There’s a feeling I get when I’m reading a book and not really enjoying it, but it seems like I ought to be. Like one of those modern masterpieces they assign you in college, where you have it on authority that it’s good, but you don’t get it.
I’m not sure whether The Geordie Murder, by Roy Lewis is like that or not. Or what that says about it, or me.
Eric Ward is a former Newcastle (England) policeman. He had to leave the force when he developed glaucoma. He’s seeing again now after surgery, but he’s become a lawyer. He’s also married to a very wealthy younger woman, but refuses her offers to work for her company. He prefers to maintain a struggling private practice serving the “little people” who get overrun by the system.
A local official asks for his help trying to make a case against a loan shark. Eric tries, but even the victims won’t help. They distrust the law more than they dislike the moneylender – and they’re afraid of him.
Meanwhile, a young girl is kidnapped. Her non-custodial mother is the daughter of a tycoon, but her father is an unemployed fellow who happens to be one of the victims of the loan shark (some complicated back story is necessary to justify this plot element). He promises Eric he’ll give evidence, if only Eric can find his daughter again.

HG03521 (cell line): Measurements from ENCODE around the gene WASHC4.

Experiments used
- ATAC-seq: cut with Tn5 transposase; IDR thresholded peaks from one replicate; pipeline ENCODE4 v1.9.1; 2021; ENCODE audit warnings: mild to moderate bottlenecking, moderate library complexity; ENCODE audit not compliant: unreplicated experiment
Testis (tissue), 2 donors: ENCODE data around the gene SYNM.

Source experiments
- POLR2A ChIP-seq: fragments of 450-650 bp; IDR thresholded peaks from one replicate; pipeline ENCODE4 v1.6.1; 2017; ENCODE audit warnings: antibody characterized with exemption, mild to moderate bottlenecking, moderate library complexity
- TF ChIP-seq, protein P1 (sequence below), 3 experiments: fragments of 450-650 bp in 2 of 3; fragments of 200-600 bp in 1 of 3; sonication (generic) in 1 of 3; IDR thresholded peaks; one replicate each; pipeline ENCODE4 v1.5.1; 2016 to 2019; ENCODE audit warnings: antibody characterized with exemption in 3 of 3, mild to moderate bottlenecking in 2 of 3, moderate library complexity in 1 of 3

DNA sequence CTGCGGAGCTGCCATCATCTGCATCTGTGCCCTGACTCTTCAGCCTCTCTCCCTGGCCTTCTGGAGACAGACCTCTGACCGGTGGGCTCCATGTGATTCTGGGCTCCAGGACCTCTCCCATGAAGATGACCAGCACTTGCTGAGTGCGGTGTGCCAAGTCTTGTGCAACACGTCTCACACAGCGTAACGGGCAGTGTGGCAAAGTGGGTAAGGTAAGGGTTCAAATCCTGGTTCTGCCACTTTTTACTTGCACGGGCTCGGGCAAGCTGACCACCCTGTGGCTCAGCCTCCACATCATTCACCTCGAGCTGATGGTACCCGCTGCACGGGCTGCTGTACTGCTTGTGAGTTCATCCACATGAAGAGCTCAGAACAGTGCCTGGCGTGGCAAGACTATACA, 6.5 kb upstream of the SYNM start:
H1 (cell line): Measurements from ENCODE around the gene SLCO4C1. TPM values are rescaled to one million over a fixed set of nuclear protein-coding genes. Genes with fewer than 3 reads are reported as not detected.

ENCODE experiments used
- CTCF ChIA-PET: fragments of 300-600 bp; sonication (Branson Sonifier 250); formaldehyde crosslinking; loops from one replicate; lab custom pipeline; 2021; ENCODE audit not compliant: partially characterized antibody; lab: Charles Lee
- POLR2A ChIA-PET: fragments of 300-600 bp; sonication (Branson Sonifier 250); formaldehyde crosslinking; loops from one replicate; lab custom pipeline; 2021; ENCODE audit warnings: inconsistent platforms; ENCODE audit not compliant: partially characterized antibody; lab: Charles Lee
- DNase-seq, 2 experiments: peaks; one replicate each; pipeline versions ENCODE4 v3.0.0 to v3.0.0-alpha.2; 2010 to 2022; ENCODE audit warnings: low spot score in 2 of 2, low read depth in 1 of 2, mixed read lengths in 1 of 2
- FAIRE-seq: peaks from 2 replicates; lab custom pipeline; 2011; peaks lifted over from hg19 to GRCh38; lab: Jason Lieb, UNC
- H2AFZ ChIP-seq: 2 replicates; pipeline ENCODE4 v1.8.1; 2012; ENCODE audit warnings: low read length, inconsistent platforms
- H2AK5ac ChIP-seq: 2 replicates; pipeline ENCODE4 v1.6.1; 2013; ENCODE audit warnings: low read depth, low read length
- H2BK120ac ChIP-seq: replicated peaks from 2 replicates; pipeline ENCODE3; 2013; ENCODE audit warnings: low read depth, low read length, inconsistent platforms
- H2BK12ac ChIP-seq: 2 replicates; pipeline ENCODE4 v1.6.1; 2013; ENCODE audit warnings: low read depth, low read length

My problem with The Geordie Murder (which is an older novel, from back in the 80s) is that is was slow. It seemed to me the author was sauntering through passages that a more skilled mystery writer would reduce to a sentence – or skip entirely. Perhaps I’ve been spoiled by recent trends in fiction.
And the climactic showdown – well, it was so low key that I figured it was just a preliminary scene. But nope. Story over.
Author Lewis has a good feeling for characters, and knows how to avoid black and white portrayals. He also has a sympathetic heart for the urban poor. But he used too many words describing these things, in my opinion.
Your mileage may vary. Only minor cautions for subject matter.